vehicle (including the tires) was sold a few days later.
Owners did not notify Phillips or his attorney that the
vehicle had been sold.
December 2014, Phillips' attorney communicated a demand
for damages to the tire manufacturer. In response to a
request from the tire manufacturer, Phillips' attorney
contacted Owners' adjuster in February 2015 to procure
the damaged tire from Phillips' vehicle. This was
apparently the first communication between Phillips (through
his attorney) and Owners regarding the vehicle since the
title to the vehicle was transferred to Owners, and it was
the first time Phillips' attorney became aware that the
vehicle had been sold.
later brought suit against the tire manufacturer, and the
parties reached a settlement on the claim for a portion of
Phillips' medical expenses from the accident. Claiming
that the sale of the car foreclosed Phillips' opportunity
to recover his full damages from the tire manufacturer,
Phillips brought suit against Owners alleging third-party
spoliation of evidence, breach of contract, promissory
estoppel, and negligence. Owners moved for summary judgment
on each claim. The trial court granted that motion with
respect to the claim of third-party spoliation of evidence,
but denied it with respect to Phillips' remaining claims.
This appeal followed.
brief, Phillips correctly points out that only the
non-binding decision in Owens v. Amer. Refuse Sys.,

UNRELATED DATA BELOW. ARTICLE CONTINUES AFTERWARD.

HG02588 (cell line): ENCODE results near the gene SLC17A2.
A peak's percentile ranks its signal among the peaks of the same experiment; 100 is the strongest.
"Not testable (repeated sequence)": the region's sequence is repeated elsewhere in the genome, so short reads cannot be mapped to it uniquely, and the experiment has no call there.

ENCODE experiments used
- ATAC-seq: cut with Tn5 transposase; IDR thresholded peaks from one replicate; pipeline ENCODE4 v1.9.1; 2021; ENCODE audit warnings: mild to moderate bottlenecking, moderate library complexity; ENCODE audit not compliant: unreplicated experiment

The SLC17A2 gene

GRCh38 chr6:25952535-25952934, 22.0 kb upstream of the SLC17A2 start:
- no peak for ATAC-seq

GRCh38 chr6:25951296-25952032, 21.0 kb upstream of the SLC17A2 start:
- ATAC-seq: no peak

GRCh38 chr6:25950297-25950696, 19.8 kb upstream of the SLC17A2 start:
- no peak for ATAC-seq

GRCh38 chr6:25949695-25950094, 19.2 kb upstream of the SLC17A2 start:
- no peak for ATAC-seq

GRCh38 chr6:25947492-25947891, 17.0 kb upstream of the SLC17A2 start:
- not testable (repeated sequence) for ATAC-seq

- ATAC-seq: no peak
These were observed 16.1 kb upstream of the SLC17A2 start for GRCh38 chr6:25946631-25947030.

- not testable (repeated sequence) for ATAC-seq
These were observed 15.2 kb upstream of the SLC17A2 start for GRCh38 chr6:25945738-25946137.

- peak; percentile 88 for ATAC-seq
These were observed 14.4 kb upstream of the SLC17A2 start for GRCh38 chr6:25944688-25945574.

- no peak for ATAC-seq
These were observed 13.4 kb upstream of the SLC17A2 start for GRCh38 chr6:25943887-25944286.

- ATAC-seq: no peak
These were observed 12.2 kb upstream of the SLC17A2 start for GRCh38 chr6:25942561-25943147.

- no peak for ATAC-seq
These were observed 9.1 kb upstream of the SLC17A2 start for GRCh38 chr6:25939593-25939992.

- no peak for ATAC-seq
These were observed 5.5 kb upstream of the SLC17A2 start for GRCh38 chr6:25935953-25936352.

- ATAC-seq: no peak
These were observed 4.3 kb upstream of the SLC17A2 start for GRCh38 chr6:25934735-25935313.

Inc., 244 Ga.App. 780, 781 (2) (536 S.E.2d 782) (2000)
(physical precedent only) explicitly declines to recognize an
independent cause of action for third-party spoliation of
evidence. Pointing to a statement in this Court's
decision in Sharpnack v. Hoffinger Industries, Inc.,
231 Ga.App. 829, 830 (499 S.E.2d 363) (1998) and noting
further developments in the law since Owens was
decided, he suggests that the facts of this case call for a
"fresh look at this issue."
number of states have recognized causes of action for
third-party spoliation of evidence (including many in the
years since Owens was decided), neither a statute
nor any ruling of the Georgia Supreme Court has established
third-party negligent spoliation of evidence as an
independent tort in this state. Likewise, dicta in Gardner v.
Blackston, 185 Ga.App. 754, 755 (1) (365 S.E.2d 545)
(1988) (physical precedent only) suggests that spoliation of
evidence is not recognized as an independent cause of action
in Georgia, even as a remedy between parties to underlying
addition to his spoliation claim, Phillips also brought
claims against Owners for breach of contract, promissory
estoppel, and negligence, all based generally on the same
underlying conduct. Despite the fact that Owners' motion
for summary judgment was denied on Phillips' other
claims, Phillips argues that he will be left without an
adequate remedy for the injuries he suffered in the accident
if a cause of action for third-party spoliation against
Owners is not available to him. The facts of this case do not
support that argument because Phillips has other potential
avenues of recovering from Owners under existing law.
discussed in Owens, even without a cause of action
for third-party spoliation of evidence,
[a] vigilant litigant already has traditional means of
securing evidence available. Those means include, for
example, a court order directing preservation, along with
remedies for a violation of that order, or ...